Air Force’s roster will have a few unique entries for the First Responder Bowl on Tuesday.

In addition to a bevy of academy cadets, there will be three second lieutenants (James Jones IV, Kolby Barker and Demonte Meeks were commissioned after their Dec. 16 graduation, as was injured teammate Lakota Wills) and two grads who appear to be in a rare in-between place.

Cornerback Tre’ Bugg and defensive lineman Jordan Jackson graduated on Dec. 16 but are not believed to have commission, following the new option for approved athletes who are permitted to delay entry into active duty while exploring the possibility of playing professionally. Attempts to confirm their status with Air Force officials was unsuccessful over the recent holiday, but photos of the Dec. 16 graduation ceremony shared from multiple accounts on social media showed a clear difference between Bugg and Jordan and those who graduated and commissioned. And that was the plan for both, as they had submitted applications to delay commissioning to test the NFL waters.

The situation is so unique that even the graduates weren’t sure of the plan a day before their ceremony.

“The school does a really good job of forcing you to take things on a day-by-day basis, because there’s so much stuff going into every day,” Bugg said. “So I’ve gotten used to just kind of waiting until I’m told what’s going on.”

The policy, enacted under the Trump Administration, that permits athletes to defer active duty while exploring pro sports is still relatively new. Cornerback Zane Lewis (class of 2020) was among the first to navigate it, and he remains with the New York Jets. The class of 2021 saw Nolan Laufenberg and Parker Ferguson, both offensive linemen, utilize it to work their way onto practice squads with the Washington Football Team and Jets, respectively.

So, while this policy is still being worked out, a new wrinkle was added this month. The December graduates from the football team were among those who took turnbacks during the fall semester of 2020, essentially pausing their time at the academy and delaying their graduation by a semester. A May graduate in football would have already seen the NFL Draft and ensuing undrafted free agency signing spree to gauge their pro prospects and make a case for being permitted to delay commissioning. A December graduate had to make a case without as much evidence.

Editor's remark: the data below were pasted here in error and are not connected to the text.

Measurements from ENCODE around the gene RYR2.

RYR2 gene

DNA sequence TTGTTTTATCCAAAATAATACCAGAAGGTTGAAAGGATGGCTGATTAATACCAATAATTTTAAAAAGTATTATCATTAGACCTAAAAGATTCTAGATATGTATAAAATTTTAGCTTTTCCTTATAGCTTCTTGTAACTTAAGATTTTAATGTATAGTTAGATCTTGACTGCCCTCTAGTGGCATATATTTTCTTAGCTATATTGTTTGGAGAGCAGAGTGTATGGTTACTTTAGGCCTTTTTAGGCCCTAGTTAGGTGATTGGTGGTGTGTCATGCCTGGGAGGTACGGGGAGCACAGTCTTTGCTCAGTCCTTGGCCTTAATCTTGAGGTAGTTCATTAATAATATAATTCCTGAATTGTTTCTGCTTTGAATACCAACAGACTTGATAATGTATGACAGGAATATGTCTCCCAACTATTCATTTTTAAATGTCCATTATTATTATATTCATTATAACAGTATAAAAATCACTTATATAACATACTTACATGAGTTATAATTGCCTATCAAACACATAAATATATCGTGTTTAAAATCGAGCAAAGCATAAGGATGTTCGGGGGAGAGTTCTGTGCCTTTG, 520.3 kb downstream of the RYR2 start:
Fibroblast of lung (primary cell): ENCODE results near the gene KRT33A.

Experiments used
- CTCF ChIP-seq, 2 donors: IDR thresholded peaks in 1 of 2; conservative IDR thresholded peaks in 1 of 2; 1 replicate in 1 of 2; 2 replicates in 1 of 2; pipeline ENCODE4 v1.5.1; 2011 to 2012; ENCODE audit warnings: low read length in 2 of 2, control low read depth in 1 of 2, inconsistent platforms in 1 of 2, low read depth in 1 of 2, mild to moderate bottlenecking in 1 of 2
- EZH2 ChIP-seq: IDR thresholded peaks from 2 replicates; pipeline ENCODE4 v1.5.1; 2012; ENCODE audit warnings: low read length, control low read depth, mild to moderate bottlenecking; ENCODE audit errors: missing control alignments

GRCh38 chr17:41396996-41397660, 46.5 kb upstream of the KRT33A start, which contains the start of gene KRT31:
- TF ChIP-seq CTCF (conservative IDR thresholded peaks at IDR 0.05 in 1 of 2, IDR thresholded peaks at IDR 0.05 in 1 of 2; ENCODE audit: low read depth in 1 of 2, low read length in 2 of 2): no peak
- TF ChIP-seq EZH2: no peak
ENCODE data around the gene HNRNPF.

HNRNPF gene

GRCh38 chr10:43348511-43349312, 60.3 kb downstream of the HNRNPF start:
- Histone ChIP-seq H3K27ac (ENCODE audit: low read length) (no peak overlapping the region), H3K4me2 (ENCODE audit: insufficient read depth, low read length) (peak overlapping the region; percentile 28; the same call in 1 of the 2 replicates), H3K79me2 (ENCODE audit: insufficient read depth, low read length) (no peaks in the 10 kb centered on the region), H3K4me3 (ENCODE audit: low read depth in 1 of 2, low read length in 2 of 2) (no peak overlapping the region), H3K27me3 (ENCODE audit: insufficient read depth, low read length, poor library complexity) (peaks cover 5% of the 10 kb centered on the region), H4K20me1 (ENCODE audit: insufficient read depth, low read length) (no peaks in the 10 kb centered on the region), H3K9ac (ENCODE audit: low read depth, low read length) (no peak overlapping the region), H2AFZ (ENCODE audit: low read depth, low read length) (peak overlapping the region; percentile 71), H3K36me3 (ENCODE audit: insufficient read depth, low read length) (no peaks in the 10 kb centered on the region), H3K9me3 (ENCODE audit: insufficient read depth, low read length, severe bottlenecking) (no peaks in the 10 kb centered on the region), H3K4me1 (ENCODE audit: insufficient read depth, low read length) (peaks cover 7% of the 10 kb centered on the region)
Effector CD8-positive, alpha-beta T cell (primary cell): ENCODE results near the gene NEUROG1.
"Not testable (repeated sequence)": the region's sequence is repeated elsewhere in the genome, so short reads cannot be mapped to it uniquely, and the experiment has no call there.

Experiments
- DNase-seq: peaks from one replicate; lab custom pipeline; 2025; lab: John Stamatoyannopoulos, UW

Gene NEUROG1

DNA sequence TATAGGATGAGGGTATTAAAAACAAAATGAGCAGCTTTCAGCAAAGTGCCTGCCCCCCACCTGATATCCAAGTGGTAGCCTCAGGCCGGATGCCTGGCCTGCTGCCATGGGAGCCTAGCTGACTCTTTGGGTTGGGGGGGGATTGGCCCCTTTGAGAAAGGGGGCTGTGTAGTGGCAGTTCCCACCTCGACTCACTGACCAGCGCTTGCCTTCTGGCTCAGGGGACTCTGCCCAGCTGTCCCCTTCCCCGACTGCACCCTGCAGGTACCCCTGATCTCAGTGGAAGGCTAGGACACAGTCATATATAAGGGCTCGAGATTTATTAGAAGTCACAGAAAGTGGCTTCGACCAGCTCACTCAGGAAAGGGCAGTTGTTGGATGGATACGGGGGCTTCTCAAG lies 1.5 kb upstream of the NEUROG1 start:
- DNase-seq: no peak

Not that Bugg and Jackson lacked evidence of their abilities.

Both received All-Mountain West recognition (Jackson on the second team, Bugg honorable mention) this season and will attend showcase all-star games following the season – Bugg in the Hula Bowl, Jackson in the Reese’s Senior Bowl.

Bugg leads the team with 61 tackles this season, has five career interceptions and has made 27 career starts. He memorably returned an interception 92 yards for a touchdown at Hawaii in 2019 after it first bounced several times off teammate Grant Theil.

Only Chad Hennings (225) and Johnny Harrison (137) have generated more lost yardage via sacks in their Air Force careers than the 6-foot-5, 285-pound Jackson (136). He has 27 career tackles for loss and 15 sacks, including 10 tackles for loss with seven sacks this season. Jackson has moved progressively closer to the middle of the defensive line in his career, spending much of his senior year at an interior tackle spot and even playing nose guard.

It’s uncertain where NFL teams will want to place him. But like Bugg, he’s grown accustomed to dealing with uncertainty.

“I’ve heard different things about different positions,” Jackson said. “Wherever they want me is fine with me. I guess we’ll just see when that time comes.”

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